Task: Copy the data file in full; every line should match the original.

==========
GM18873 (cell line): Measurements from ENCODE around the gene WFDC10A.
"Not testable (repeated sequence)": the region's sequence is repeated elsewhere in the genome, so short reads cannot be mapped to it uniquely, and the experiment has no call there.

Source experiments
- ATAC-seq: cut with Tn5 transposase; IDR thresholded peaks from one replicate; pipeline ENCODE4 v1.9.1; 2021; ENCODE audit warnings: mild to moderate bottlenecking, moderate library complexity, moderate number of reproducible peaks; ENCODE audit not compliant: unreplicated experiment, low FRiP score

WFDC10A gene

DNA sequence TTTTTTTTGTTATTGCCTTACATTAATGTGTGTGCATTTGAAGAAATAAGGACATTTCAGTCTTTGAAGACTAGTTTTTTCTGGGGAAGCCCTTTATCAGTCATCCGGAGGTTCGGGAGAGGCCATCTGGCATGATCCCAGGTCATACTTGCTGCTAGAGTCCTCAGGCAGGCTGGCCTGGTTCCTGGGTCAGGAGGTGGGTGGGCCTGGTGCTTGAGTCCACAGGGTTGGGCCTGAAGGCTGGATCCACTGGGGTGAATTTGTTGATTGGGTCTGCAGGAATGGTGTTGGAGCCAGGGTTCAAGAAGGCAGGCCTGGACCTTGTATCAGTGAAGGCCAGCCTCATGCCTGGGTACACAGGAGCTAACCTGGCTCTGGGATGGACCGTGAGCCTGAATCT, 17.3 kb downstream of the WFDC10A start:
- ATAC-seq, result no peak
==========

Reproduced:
GM18873 (cell line): Measurements from ENCODE around the gene WFDC10A.
"Not testable (repeated sequence)": the region's sequence is repeated elsewhere in the genome, so short reads cannot be mapped to it uniquely, and the experiment has no call there.

Source experiments
- ATAC-seq: cut with Tn5 transposase; IDR thresholded peaks from one replicate; pipeline ENCODE4 v1.9.1; 2021; ENCODE audit warnings: mild to moderate bottlenecking, moderate library complexity, moderate number of reproducible peaks; ENCODE audit not compliant: unreplicated experiment, low FRiP score

WFDC10A gene

DNA sequence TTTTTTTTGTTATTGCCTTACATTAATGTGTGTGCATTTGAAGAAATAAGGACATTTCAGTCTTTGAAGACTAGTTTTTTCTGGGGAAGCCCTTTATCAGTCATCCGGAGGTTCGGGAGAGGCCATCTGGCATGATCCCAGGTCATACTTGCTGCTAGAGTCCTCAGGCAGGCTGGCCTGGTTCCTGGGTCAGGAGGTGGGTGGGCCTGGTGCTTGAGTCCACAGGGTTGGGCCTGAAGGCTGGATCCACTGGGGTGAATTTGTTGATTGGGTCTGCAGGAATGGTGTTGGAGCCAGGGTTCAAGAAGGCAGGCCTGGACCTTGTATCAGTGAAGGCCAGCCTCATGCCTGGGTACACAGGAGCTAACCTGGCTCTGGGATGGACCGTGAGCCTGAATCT, 17.3 kb downstream of the WFDC10A start:
- ATAC-seq, result no peak